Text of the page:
I have students who are more sensitive, or less sensitive, to being in tune. I don't know why they aren't bothered when note that should ring are choked off, like the typically flat 3rd or 4th fingers in first position. It results in an ugly tone. I guess people have varying sensitivity to all sorts of things.

May 11, 2018, 7:15 AM · 1. Yes
2. Yes
3. No

Some good comments above also. Use it or lose it applies to many things in life.

May 11, 2018, 7:55 AM · Momoko,
In addition to the phenomenon of developing ear/finger skill and losing it via lack of practice, tension can play a big role, even for someone with otherwise good intonation. Tension from playing in front of someone causes the hand to contract, and the fingers don't come down in the right place, like they did during practice. The best resolution is 1. to be conscious of this and prepare to be as relaxed as possible, and 2. to get as many performances in front of people as possible - family, friends, and neighbors count. With experience, it becomes possible to be a bit mentally nervous before a performance, but physically relaxed and in control.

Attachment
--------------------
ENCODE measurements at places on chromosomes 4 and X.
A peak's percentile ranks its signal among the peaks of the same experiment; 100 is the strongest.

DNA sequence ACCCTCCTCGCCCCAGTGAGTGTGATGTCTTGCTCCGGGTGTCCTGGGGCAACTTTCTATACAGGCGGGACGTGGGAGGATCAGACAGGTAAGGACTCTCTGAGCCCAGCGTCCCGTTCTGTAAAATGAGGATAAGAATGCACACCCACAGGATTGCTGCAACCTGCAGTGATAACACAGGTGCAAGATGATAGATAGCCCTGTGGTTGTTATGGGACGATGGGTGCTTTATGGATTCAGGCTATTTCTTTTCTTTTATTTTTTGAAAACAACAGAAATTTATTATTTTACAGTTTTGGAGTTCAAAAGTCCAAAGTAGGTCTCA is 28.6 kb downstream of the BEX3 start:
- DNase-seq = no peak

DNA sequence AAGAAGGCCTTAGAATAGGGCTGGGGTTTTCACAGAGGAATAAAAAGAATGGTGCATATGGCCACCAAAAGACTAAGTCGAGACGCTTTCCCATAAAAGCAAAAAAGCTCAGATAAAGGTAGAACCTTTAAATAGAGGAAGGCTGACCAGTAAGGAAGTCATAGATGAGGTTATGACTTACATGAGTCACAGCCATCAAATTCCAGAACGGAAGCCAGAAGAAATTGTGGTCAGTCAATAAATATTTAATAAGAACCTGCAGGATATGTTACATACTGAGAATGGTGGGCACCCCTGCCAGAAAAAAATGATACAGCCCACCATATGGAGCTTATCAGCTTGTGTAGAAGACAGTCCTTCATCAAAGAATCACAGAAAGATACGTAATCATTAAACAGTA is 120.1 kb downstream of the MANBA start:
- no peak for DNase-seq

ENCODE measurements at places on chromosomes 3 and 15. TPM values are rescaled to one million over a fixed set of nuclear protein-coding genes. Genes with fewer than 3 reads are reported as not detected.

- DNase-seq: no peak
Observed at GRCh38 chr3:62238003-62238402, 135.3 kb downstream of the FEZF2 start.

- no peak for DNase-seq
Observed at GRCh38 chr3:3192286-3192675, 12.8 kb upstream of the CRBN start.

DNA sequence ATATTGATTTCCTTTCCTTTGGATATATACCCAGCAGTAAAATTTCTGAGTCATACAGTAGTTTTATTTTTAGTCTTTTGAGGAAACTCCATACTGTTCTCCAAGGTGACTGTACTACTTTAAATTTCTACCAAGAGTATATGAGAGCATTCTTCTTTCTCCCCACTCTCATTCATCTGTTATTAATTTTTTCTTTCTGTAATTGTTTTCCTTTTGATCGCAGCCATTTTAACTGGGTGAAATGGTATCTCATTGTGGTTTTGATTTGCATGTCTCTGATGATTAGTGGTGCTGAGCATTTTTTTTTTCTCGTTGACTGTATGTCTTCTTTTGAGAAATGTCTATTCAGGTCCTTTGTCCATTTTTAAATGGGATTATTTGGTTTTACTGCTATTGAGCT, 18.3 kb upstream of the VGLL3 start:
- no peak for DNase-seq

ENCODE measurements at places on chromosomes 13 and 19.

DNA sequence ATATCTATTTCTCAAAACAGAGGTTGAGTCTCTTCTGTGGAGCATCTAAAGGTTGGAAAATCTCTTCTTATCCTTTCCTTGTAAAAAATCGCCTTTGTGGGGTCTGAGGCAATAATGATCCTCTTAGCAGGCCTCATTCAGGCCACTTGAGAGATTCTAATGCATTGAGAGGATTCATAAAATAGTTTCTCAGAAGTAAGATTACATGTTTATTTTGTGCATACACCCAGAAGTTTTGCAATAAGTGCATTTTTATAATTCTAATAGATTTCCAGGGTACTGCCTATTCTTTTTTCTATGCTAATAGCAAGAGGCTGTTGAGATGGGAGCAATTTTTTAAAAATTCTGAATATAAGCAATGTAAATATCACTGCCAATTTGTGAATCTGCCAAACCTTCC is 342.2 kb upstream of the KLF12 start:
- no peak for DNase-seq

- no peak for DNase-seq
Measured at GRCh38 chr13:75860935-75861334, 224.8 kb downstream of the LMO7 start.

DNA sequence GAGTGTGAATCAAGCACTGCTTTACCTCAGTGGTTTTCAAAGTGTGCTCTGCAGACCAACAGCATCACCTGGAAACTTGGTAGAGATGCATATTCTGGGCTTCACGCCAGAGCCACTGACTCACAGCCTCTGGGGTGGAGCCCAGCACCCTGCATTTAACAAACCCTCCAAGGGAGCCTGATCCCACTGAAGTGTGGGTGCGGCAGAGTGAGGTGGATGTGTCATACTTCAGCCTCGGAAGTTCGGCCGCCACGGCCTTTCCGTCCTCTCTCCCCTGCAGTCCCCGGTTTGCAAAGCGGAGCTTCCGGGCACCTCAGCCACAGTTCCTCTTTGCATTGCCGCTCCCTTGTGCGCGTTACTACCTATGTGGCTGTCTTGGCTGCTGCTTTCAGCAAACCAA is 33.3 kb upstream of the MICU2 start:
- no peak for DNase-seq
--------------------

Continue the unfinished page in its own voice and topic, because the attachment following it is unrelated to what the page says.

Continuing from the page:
Edited: May 11, 2018, 12:22 PM · Thinking back on it I've never had a student that I can recall who had major intonation issues. I don't even know exactly what I do to promote such consistently good intonation.

The only thing I can think of is that I stress how notes lead into each other, especially leading tones into the tonic. I consider the leading tone the second most important intonational note after the tonic. If the leading tone is low the tonality of the piece starts to pull apart.